At the outset of the twentieth century, a loosely affiliated group of artists centring around Henri Matisse, André Derain and Maurice de Vlaminck conducted revolutionary experiments in colour.
The name Fauves was bestowed on the group in 1905 by art critic Louis Vauxcelles. He first employed “fauves” in one of his articles; the term, which in English translates as “wild beasts” or “wild animals”, was intended to characterise the clique of artists who remained little known prior to 1905.
In the group’s expressive approach to the application of colour, its striking, often virulent colour schemes, and the rejection of naturalistic renderings of local colours, Vauxcelles discerned the break with academic precedent.
Fauvism was the premier avant-garde movement of the 20th century. Between 1904–1908, it set the pace in the Paris art scene for a brief period. Its impact endured long into the future, however.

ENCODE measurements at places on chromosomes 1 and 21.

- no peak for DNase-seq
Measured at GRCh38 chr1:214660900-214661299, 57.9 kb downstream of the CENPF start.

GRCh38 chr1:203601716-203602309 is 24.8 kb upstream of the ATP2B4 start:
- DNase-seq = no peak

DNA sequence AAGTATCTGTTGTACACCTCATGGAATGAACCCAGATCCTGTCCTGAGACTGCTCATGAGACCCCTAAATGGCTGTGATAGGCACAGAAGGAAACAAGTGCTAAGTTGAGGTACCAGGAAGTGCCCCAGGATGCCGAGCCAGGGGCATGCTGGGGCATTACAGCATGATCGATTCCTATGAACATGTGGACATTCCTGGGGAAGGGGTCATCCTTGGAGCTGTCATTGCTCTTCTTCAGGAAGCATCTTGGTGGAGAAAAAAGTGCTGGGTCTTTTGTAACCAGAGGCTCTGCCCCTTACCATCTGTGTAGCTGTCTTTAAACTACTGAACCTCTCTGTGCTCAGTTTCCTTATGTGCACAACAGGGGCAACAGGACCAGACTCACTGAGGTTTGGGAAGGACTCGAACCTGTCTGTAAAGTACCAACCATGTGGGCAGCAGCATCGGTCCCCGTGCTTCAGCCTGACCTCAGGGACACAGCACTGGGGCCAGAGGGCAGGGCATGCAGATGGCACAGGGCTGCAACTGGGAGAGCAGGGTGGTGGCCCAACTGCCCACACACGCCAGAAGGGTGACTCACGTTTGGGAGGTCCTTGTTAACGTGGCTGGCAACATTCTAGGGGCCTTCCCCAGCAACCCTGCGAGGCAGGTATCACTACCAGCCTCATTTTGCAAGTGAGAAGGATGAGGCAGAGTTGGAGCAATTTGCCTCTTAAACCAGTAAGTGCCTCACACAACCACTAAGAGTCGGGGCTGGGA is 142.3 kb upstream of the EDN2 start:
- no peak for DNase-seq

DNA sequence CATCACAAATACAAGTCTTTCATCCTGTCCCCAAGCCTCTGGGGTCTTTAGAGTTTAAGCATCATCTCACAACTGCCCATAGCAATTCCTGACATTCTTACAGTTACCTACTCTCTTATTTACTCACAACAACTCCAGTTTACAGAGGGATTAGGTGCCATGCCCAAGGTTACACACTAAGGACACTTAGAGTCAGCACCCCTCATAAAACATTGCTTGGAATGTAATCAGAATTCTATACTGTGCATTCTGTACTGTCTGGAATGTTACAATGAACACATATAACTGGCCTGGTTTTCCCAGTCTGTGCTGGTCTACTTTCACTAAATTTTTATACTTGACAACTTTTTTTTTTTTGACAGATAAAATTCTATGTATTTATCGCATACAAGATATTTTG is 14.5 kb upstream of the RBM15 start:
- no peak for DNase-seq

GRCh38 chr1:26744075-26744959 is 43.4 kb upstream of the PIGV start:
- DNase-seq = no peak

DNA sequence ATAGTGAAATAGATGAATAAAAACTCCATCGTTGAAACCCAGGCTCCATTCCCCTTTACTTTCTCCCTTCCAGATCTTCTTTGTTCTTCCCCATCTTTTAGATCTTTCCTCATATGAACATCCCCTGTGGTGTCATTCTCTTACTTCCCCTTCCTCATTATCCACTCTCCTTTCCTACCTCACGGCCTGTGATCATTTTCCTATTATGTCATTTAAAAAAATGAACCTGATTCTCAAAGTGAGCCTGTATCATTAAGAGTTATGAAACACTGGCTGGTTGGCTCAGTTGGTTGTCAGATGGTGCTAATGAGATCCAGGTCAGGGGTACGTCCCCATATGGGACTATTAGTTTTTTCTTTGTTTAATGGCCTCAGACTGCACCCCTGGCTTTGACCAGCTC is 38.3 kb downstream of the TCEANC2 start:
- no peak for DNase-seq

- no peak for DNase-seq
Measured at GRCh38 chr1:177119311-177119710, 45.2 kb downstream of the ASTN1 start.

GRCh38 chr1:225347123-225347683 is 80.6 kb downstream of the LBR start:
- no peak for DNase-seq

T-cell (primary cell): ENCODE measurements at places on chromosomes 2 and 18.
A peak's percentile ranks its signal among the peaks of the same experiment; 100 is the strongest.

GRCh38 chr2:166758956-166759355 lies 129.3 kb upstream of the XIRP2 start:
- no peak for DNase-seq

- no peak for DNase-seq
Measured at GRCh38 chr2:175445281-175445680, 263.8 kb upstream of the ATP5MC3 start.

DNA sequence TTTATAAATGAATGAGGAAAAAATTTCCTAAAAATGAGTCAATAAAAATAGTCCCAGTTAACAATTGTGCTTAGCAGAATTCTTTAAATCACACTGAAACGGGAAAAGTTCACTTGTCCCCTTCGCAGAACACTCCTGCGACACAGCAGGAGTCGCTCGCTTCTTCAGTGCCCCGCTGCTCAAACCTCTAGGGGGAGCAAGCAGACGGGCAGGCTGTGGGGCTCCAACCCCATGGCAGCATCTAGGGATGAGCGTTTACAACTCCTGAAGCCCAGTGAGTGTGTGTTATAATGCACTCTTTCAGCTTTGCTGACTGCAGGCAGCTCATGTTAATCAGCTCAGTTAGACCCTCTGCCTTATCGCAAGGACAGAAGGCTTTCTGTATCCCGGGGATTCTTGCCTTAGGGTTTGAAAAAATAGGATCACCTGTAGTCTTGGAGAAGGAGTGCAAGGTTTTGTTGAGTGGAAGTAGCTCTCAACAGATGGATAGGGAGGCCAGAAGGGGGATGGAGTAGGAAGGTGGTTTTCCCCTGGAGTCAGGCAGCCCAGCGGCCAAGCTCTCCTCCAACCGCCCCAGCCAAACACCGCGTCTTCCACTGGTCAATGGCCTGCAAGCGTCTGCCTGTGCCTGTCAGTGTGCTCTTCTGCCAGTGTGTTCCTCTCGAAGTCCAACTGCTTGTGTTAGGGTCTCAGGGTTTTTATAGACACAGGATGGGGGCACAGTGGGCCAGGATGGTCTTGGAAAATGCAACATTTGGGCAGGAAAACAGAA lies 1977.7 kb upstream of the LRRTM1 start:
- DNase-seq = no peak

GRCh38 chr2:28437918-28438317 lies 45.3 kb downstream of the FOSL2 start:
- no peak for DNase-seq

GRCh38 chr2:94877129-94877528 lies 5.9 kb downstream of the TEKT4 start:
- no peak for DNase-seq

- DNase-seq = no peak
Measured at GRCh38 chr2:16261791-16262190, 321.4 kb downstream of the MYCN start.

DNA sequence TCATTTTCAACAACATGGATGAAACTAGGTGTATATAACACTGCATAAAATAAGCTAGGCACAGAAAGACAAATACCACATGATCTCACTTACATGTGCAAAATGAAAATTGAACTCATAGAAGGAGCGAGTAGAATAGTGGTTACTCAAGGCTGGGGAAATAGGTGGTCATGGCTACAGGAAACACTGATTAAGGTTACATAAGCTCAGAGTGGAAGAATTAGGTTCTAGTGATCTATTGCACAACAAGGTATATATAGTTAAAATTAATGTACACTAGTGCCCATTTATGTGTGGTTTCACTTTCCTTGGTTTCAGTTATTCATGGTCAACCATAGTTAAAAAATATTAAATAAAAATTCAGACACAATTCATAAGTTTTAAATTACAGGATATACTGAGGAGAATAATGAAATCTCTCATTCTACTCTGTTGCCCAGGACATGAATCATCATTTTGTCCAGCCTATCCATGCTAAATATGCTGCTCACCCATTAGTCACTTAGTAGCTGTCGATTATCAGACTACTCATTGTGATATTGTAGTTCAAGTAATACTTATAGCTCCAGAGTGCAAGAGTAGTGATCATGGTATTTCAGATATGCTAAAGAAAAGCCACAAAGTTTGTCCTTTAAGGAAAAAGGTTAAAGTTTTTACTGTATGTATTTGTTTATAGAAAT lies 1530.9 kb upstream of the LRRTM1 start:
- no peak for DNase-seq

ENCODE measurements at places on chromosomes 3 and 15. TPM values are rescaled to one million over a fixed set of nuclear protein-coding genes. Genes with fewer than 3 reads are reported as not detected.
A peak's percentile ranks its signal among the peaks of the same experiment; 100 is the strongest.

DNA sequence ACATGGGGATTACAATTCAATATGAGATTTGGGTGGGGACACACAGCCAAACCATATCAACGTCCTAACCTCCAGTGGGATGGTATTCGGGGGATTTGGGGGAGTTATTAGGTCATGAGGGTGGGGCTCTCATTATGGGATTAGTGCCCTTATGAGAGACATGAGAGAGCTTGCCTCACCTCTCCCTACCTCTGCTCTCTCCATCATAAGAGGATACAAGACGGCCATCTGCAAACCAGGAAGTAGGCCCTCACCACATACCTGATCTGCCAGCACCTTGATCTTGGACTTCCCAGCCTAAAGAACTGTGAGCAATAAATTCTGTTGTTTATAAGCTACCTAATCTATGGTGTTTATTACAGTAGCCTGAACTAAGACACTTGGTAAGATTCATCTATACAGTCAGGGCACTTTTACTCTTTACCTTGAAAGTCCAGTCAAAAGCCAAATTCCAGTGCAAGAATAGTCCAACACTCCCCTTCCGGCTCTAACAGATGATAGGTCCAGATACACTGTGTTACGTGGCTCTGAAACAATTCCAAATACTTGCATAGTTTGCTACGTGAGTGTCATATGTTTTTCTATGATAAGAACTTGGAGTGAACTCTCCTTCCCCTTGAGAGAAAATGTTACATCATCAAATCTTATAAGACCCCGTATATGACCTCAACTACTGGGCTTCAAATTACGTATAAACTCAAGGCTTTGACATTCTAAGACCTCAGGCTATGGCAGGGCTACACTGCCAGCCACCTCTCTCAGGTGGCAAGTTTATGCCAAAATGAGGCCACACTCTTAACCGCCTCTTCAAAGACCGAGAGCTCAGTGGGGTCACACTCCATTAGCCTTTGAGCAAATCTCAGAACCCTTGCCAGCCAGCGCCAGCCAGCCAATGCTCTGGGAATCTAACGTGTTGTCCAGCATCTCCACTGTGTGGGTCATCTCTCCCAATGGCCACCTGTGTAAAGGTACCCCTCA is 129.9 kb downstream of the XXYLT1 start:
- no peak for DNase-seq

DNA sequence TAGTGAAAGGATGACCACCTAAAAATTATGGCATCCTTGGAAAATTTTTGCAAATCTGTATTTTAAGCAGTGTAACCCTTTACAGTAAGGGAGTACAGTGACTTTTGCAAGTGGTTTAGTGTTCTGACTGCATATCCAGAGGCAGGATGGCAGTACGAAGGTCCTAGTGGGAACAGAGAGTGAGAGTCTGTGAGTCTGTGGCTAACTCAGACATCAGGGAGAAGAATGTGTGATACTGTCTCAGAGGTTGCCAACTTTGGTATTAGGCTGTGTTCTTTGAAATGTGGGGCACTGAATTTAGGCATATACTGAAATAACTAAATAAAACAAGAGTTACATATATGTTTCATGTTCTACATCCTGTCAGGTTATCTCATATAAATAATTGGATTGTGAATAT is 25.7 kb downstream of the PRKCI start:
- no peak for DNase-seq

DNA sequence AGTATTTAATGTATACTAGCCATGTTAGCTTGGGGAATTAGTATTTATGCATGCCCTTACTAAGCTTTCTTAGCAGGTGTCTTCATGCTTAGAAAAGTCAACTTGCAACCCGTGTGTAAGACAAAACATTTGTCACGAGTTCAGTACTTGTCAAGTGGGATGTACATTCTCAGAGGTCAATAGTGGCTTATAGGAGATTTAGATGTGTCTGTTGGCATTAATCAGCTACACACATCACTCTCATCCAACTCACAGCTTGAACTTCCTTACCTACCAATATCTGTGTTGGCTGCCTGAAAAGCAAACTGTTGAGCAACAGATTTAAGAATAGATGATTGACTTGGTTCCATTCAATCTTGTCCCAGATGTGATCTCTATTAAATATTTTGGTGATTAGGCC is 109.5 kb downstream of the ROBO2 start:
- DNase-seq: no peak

Fauvism coincided with the Belle Époque, which lasted until 1914. This period heralded the rapid rise of urban mass society, industrialisation, technical innovations, fast-emerging mobility and the advertising and tourism industries.
The show (Matisse, Derain and Friends. The Paris Avant Garde 1904-1908) also features work by the artists Émilie Charmy and Marie Laurencin, and provides insights into the trade in Fauvist art, a trade in which gallerist Berthe Weill was to play a decisive role. Conventional perceptions as to the style of this movement, which left such an indelible stamp on modernism, are also called into question.